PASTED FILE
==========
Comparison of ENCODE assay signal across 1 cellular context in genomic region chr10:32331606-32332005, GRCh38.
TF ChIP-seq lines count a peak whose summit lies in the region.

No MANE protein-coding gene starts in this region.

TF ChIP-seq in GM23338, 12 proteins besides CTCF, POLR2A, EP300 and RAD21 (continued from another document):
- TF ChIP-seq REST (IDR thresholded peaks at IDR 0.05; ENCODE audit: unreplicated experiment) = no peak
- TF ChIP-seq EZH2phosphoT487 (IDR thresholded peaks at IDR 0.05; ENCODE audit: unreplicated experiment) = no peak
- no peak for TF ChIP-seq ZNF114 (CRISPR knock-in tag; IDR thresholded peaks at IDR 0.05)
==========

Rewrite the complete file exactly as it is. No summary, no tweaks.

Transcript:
Comparison of ENCODE assay signal across 1 cellular context in genomic region chr10:32331606-32332005, GRCh38.
TF ChIP-seq lines count a peak whose summit lies in the region.

No MANE protein-coding gene starts in this region.

TF ChIP-seq in GM23338, 12 proteins besides CTCF, POLR2A, EP300 and RAD21 (continued from another document):
- TF ChIP-seq REST (IDR thresholded peaks at IDR 0.05; ENCODE audit: unreplicated experiment) = no peak
- TF ChIP-seq EZH2phosphoT487 (IDR thresholded peaks at IDR 0.05; ENCODE audit: unreplicated experiment) = no peak
- no peak for TF ChIP-seq ZNF114 (CRISPR knock-in tag; IDR thresholded peaks at IDR 0.05)